Seconds later, the hush descends once more as one of the waiters slips out from behind the screens. In his hand is a kidney-shaped stainless-steel bowl. He drapes a cloth over it and strides towards the kitchen. The green-clad man emerges with his peculiar black box along with the second waiter and follows. The maitre d’ gives a signal and busboys remove the screens.

The party revealed has changed. The older of the two women has lost her upright posture and her make-up is smudged. Some of the shimmering blonde’s hair has escaped and hangs loose across her face. The senior gentleman, florid and sweaty, pours red wine into their glasses and claps the young man on the back. It is this latter who is the most materially altered. His wholesome colour is entirely gone, leaving his skin grey and lips bloodless. His left hand, in a brilliant white bandage, is held to his chest by a sling.

They raise their glasses in a toast and I notice much of the clientele silently doing the same. I start as my companion’s leather brogue rubs my foot. He is breathing heavily.

“The staff here are remarkable. Personalised service.”

Behind him, the waiter emerges from beneath the table and rises to his feet. I cannot see the gloved woman’s face. Her companion beckons the waiter, who bends down to him. It looks for a second as if the two men will kiss, but instead the man palms him a tip, which is swiftly pocketed.

Voices rise, laughter bounces off the walls and the businessmen have discarded their ties. One bejewelled aristocrat lifts her dessert bowl and licks out the last chocolately traces. Heat rises from my knees as if I have been drinking gin. My companion’s gaze now moves to my chest. I pick up my beaded bag and inform him I need the ladies’ room.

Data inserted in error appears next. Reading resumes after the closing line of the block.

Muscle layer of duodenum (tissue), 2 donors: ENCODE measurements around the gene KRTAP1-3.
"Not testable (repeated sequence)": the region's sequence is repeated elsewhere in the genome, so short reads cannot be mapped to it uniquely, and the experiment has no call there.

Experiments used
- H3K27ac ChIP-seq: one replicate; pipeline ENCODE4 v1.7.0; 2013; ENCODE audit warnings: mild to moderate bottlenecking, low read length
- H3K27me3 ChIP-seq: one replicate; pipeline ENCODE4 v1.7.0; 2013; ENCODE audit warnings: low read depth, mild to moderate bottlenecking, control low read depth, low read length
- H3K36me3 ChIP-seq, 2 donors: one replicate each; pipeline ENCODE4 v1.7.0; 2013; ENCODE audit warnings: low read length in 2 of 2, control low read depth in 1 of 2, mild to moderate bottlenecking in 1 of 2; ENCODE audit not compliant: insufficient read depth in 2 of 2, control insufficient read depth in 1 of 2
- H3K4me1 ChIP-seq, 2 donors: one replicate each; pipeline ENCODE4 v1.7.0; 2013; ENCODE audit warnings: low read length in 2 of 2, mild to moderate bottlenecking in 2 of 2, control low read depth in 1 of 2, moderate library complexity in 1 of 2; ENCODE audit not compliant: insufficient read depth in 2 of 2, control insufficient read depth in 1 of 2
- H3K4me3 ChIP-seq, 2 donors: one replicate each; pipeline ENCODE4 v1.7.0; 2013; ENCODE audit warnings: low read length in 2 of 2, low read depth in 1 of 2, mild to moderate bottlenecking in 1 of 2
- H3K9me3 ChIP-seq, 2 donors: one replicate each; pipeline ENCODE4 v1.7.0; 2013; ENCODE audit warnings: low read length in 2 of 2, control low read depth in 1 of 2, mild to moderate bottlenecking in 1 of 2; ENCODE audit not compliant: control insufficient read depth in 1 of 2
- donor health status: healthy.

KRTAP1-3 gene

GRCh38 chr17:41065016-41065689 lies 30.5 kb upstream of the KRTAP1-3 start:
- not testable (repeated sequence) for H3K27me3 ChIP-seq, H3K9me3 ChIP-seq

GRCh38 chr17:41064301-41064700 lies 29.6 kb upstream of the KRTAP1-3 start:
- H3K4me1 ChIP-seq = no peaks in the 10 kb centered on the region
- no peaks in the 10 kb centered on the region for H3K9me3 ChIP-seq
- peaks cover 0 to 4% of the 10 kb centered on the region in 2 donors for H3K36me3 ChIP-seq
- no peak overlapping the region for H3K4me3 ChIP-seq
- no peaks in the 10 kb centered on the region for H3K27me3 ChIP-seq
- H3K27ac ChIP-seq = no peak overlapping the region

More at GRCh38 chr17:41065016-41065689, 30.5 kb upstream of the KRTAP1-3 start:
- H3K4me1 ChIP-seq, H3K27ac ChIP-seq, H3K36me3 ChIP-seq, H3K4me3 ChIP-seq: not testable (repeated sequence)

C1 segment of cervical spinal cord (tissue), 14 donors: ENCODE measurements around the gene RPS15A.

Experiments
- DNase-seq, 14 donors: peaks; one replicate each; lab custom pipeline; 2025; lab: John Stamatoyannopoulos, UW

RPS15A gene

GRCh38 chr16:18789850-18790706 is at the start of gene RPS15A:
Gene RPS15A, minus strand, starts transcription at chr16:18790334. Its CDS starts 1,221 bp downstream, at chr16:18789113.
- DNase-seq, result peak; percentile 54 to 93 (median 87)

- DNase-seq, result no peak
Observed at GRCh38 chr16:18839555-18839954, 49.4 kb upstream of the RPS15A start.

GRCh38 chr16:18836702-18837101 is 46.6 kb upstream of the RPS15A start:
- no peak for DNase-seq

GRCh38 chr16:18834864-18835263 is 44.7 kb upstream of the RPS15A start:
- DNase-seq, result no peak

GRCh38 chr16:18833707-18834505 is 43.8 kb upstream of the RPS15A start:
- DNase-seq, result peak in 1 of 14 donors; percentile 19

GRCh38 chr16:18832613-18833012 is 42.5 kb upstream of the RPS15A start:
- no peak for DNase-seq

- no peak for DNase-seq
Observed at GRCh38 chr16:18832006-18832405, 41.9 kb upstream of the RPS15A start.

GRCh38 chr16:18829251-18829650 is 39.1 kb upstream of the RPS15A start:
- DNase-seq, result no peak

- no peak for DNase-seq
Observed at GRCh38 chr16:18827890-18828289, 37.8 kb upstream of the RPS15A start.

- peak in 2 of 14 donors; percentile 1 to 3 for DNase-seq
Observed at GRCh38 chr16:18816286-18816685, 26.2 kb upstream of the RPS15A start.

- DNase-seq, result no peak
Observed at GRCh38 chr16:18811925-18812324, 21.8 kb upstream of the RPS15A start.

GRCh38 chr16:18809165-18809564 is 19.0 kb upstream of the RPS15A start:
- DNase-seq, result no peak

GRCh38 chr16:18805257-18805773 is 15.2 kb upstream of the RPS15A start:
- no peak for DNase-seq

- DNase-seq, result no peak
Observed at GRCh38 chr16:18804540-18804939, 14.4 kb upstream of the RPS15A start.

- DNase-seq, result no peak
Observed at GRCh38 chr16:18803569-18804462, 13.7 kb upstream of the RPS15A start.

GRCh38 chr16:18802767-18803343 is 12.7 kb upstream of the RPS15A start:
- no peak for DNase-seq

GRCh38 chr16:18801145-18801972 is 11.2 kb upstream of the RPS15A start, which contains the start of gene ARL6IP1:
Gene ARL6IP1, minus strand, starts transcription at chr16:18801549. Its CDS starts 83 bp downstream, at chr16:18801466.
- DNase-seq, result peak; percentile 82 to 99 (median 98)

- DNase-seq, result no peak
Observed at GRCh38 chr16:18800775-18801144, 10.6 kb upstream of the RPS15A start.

My voice rings out as all others fall silent. The kitchen door opens and four waiters emerge, carrying covered platters. I cannot get to my feet while everyone is watching. The platters are placed in front of the beautiful foursome, but everyone is staring at the one in front of the young man. The maitre d’ gives a signal and the burnished silver cloches are lifted.

I see quite clearly what is on that plate. Carrots, calabrese, potatoes and green beans surround a small triangular white bowl, containing what appears to be a small chipolata, covered in breadcrumbs and herbs. No one speaks. No one moves. The young man, unable to use his left hand, reaches for his fork. He spears his chipolata, says, ‘Bon appétit,’ and places it in his mouth.

His eyes close as he chews and he releases a long moan of ecstasy as he rocks back and forth.

Applause thunders around the room. I join in, smiling at such vicarious satisfaction. The older man applauds wildly and stands to shake hands with the maitre d’. His left hand is missing two fingers. The distinguished woman has her hands clasped together, but I notice a gap between her first and third knuckle. The gloved woman is no longer gloved. And she has no more than three fingers on either hand.

I stare around the room, spotting more and more missing digits as the room retreats to the end of a telescope.

His voice comes from far away. “It’s quite all right, you know. It’s perfectly legal to eat your own.”